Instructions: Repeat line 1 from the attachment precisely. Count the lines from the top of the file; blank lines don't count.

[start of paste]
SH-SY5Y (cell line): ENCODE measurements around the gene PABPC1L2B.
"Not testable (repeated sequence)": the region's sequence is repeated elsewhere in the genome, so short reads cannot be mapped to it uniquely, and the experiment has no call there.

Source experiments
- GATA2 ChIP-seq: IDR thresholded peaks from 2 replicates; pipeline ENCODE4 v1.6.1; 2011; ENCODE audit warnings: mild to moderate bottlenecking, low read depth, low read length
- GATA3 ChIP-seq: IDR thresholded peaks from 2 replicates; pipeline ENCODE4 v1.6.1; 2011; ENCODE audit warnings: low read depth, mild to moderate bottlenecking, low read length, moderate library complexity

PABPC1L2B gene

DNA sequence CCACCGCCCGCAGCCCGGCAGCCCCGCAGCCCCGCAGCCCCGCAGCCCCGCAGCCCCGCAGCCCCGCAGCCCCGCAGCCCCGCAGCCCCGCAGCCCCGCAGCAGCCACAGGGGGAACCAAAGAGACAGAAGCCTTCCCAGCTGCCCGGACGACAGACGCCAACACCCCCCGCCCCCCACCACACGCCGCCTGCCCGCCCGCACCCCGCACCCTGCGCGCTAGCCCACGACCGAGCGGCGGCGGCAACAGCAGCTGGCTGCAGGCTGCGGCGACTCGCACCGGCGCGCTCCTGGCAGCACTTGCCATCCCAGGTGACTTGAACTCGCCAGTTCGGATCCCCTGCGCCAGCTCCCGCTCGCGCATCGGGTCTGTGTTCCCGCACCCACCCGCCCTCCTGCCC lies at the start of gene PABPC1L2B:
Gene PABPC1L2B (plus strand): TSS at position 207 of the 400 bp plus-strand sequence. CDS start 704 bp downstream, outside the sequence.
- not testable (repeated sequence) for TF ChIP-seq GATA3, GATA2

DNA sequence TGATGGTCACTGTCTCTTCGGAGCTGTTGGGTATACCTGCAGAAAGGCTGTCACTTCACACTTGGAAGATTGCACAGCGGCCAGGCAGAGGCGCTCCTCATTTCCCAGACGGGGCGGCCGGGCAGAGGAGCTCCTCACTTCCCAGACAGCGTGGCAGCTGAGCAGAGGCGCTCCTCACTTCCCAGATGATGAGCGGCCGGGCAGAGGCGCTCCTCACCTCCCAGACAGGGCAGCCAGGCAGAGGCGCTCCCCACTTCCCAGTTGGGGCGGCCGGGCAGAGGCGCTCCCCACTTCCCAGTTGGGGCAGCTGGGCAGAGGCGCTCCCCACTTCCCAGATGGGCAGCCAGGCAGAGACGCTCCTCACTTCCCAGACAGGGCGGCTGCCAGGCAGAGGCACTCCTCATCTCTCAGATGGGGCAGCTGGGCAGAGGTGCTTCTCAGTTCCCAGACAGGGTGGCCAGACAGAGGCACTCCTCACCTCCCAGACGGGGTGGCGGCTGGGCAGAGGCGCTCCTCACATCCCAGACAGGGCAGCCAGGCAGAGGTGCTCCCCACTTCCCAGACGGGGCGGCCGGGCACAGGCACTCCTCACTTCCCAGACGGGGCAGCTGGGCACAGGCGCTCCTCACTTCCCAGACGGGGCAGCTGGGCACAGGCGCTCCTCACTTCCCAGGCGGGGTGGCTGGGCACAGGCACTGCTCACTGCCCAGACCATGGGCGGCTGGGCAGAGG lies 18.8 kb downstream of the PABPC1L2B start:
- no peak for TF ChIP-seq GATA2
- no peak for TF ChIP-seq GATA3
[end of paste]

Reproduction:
SH-SY5Y (cell line): ENCODE measurements around the gene PABPC1L2B.